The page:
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Politics and Newspapers: The Allies and the NDH Press from the Battle of Stalingrad to the Fall of Berlin


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Labus, Alan. (2009). Politics and Newspapers: The Allies and the NDH Press from the Battle of Stalingrad to the Fall of Berlin. PhD Thesis. Filozofski fakultet u Zagrebu, UNSPECIFIED. [mentor Jakovina, Tvrtko].

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From the battle of Stalingrad (1942/1943) to the fall of Berlin on May 2, 1945 and the end of WWII in Europe, the press of the Independent State of Croatia (NDH) was in the function of German and Ustasha war and political plans. The multi-layered political control of the media, especially the newspapers, through The State Office for Reporting and Propaganda (DIPU), The Chief Directorship for Propaganda (GRP), The Press Department of the Ministry of Foreign Affairs (MVP) and The Internal Supervision Service (UNS) will ensure a unified model of informing in the Independent State of Croatia. According to the guidelines of the Press Departments of DIPU and GRP, the most influential daily newspapers: Hrvatski narod, Nova Hrvatska, Hrvatski list and Novi list dedicated up to five pages to foreign war and political topics, while the weekly magazines Spremnost and Nedjeljne viesti/Novine dedicated two to three pages and the satirical weeklies Sparrow (Vrabac) and Awl (Šilo) used cartoon drawings on the front pages. The war reports in the newspapers of the Independent State of Croatia (NDH) were sometimes exclusively based on information of the German press agency DNB and the Italian Stefania, while the news dedicated to the Allies was selected from the German, Italian, French, Bulgarian, Romanian and Finnish press. Political expedient news from the newspapers of neutral countries such as Switzerland, Sweden, Spain, Turkey, Portugal and enemy countries Great Britain, the USA and the USSR were frequently chosen in order to achieve credibility of the newspapers. The foreign political contents of the press of the Independent State of Croatia (NDH) consists mostly of the Ustasha view of the Allies, the relationship between the Allies and the National Liberation Movement (NOP) and the consequences of the decision of „The Big Three“ on the Independent State of Croatia and the Axis forces. The main editors, newspaper directors and column writers of Spremnost, Hrvatski narod, Nova Hrvatska: Ivo Bogdan, Tijas Mortigija, Milivoj Magdić, Franjo Nevistić, Petar Bareza, Vilko Rieger, Ive Vučićević and others tried to prove the correctness of the Ustasha military-political bonding with Germany and Italy (until September 1943) and portray the Ustasha „revolution“ as a fight for a Croatian state, and NOP as a great Serbian rebellion against the Croatain state under the leadership of communists supported by the Soviets. The portrayal of European and North African war affairs was distorted in the NDH newspapers.The battles for Stalingrad, El Alamein and Kursk in which the defeats of the Axis forces are portrayed as victories prove this. Despite the fact that the reports from the Eastern, African, Italian and Western fronts were confusing, incomplete and often untrue, the public could nevertheless see the victorious advances of the Allies on the pages of NDH newspapers, which is understandable. In the NDH press the alliance of the USSR, Great Britain and the USA is defined as an unnatural colaboration of „plutocracy“ and „communists“, an interest alliance whose cause was the enslavement of the „small nations“ and the mutual winning over of colonies. The question of Poland and Finland and the decision of the Allies' conferences in Casablanca, Quebec, Moscow, Tehran, Dumbarton Oaks, Jalta and San Francisco were to serve as crucial evidence of the imperial politics of the Allies for the NDH newspapers. In the negative criticism of the politics of theAllies, which is needless to say absurd, the Ustasha press frequently referred to the principles of the Atlantic Charter. After the Tehran Conference (November 28-December 1, 1943) Spremnost, unlike other newspapers in the NDH, used a more benevolent approach while reporting on western democracy, which corresponds with the political changes in the NDH. This is especially noticeable in the editorials of Spremnost in the summer and autumn of 1944, when some Ustasha leaders considered the possibility of NDH drawing nearer to Great Britain and the USA and in the spring og 1945 when the state leadership planned to retreat from the country and surrender to Western Allies far from Tito's partisans. The plan of the Ustasha leadership was discovered on May 6, 1945 ( the day the Germans retreated from Zagreb) in columns published in Spremnost, Hrvatski narod and Nova Hrvatska, which classified NDH as a democratic country, similar to the Memorandum of the Government of NDH directed to Western Allies.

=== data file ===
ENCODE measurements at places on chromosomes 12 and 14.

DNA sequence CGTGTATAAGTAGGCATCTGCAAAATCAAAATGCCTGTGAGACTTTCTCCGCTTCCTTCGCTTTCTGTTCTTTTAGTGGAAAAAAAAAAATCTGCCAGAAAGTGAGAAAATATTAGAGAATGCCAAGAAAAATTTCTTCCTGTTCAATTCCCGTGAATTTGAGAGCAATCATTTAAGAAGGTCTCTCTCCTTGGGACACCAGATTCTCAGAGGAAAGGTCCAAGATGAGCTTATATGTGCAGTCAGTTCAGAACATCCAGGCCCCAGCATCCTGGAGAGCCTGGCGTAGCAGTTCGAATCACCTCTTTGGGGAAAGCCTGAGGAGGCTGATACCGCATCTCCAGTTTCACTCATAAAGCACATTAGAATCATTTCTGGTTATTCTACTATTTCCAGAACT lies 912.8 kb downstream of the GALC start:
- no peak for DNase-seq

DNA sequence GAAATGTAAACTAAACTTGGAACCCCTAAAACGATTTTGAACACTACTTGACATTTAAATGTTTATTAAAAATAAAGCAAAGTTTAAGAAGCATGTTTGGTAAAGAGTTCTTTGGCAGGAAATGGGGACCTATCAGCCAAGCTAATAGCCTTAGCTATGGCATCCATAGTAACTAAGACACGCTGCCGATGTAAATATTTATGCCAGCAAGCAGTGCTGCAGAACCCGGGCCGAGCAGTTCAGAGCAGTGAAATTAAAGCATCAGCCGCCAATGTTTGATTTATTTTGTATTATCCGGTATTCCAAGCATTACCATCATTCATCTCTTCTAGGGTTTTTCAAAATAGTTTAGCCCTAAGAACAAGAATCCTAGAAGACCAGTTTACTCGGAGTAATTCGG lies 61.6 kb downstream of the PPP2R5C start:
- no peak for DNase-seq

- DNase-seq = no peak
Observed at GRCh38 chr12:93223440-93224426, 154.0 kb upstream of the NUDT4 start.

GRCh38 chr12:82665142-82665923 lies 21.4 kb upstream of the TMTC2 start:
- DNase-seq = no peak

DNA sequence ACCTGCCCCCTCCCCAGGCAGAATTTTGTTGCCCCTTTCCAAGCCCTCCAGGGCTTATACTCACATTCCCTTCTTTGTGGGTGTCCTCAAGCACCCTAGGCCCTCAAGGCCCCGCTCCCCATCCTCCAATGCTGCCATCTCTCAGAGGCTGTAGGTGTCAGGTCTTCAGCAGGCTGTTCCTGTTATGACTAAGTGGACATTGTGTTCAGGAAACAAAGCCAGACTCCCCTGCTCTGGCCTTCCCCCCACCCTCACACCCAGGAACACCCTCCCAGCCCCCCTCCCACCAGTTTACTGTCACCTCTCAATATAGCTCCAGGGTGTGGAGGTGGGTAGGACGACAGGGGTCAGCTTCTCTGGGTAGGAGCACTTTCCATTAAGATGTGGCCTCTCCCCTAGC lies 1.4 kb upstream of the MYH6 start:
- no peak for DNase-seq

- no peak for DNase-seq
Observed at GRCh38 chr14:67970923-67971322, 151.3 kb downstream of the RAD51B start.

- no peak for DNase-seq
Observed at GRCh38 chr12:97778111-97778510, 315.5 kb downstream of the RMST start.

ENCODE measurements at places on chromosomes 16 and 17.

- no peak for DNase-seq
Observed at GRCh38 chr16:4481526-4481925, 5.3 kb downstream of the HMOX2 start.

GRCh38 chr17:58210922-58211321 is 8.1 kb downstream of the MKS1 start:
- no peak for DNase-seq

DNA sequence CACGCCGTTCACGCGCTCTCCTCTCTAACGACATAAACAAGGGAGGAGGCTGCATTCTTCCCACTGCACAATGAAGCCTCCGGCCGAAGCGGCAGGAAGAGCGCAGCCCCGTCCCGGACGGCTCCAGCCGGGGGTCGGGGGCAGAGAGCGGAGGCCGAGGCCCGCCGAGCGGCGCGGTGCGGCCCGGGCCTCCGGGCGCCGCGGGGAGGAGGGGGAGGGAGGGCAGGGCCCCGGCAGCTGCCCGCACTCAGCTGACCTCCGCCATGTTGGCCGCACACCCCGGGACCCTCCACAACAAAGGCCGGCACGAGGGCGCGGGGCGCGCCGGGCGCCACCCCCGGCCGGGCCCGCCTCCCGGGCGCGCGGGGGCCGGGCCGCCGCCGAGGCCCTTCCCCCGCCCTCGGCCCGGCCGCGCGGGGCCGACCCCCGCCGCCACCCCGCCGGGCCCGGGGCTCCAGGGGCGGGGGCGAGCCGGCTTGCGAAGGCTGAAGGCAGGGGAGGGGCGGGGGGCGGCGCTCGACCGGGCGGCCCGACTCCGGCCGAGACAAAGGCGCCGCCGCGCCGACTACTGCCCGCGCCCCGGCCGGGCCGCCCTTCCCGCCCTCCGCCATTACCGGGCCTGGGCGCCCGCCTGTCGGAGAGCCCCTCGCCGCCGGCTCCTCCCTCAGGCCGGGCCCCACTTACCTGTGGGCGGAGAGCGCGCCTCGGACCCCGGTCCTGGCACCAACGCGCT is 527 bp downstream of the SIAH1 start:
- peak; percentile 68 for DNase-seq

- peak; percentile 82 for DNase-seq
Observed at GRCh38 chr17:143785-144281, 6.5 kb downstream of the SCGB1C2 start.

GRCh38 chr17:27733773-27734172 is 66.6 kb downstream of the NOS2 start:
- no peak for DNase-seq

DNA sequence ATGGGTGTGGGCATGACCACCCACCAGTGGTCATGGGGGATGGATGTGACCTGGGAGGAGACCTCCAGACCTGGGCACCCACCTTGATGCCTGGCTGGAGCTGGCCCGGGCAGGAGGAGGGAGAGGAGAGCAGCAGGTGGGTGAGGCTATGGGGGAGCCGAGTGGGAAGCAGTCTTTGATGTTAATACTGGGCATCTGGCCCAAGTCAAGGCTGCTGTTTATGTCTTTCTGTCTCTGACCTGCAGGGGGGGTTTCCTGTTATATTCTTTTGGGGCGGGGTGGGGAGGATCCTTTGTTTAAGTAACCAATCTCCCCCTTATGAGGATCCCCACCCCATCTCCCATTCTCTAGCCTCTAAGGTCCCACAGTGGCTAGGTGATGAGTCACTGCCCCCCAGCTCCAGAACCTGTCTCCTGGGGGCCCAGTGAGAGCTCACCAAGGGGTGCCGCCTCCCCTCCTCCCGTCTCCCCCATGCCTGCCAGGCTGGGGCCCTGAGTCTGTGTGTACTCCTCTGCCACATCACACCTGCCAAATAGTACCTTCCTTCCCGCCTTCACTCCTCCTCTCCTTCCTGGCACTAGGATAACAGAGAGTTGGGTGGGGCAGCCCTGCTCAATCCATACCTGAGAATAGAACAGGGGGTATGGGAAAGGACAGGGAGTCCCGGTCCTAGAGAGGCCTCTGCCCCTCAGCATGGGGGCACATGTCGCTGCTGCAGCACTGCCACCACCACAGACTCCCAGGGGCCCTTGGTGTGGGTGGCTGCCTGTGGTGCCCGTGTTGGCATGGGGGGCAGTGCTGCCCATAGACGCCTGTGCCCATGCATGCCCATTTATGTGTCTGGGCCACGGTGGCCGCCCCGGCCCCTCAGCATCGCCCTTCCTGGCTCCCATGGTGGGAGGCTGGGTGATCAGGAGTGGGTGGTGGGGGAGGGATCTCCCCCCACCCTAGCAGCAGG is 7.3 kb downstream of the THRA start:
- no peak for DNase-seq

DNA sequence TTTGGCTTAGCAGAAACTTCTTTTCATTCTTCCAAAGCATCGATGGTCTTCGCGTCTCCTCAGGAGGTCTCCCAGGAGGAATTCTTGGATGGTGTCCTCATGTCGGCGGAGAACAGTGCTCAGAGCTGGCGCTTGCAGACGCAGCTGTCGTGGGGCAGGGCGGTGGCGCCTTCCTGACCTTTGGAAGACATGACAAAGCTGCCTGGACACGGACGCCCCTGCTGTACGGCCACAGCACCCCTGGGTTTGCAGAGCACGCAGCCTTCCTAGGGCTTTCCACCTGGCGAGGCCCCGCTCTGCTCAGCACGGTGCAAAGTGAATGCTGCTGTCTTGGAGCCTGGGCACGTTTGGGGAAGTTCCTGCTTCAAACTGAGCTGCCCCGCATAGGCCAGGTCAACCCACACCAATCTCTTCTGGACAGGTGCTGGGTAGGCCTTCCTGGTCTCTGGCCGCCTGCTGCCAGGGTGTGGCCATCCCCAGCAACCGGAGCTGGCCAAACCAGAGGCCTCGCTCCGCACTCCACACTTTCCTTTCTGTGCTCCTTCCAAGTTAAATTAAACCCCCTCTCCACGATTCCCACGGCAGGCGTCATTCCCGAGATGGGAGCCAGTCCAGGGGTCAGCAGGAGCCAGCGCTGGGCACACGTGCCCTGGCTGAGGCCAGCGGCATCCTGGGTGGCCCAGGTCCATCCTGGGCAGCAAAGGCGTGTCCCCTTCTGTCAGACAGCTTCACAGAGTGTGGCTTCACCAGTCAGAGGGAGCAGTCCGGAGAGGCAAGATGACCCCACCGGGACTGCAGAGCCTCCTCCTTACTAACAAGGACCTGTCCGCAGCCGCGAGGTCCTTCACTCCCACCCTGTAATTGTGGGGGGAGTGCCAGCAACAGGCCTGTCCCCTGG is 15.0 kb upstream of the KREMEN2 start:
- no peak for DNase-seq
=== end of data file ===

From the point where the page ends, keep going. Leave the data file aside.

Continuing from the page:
Item Type: PhD Thesis
Uncontrolled Keywords: Independent State of Croatia (NDH), “Ustasha” organization, politics, propaganda, newspapers, the Allies, Axis, war
Subjects: History
Supervisor: Jakovina, Tvrtko
Date Deposited: 19 Oct 2012 14:16
Last Modified: 09 Jul 2014 13:09

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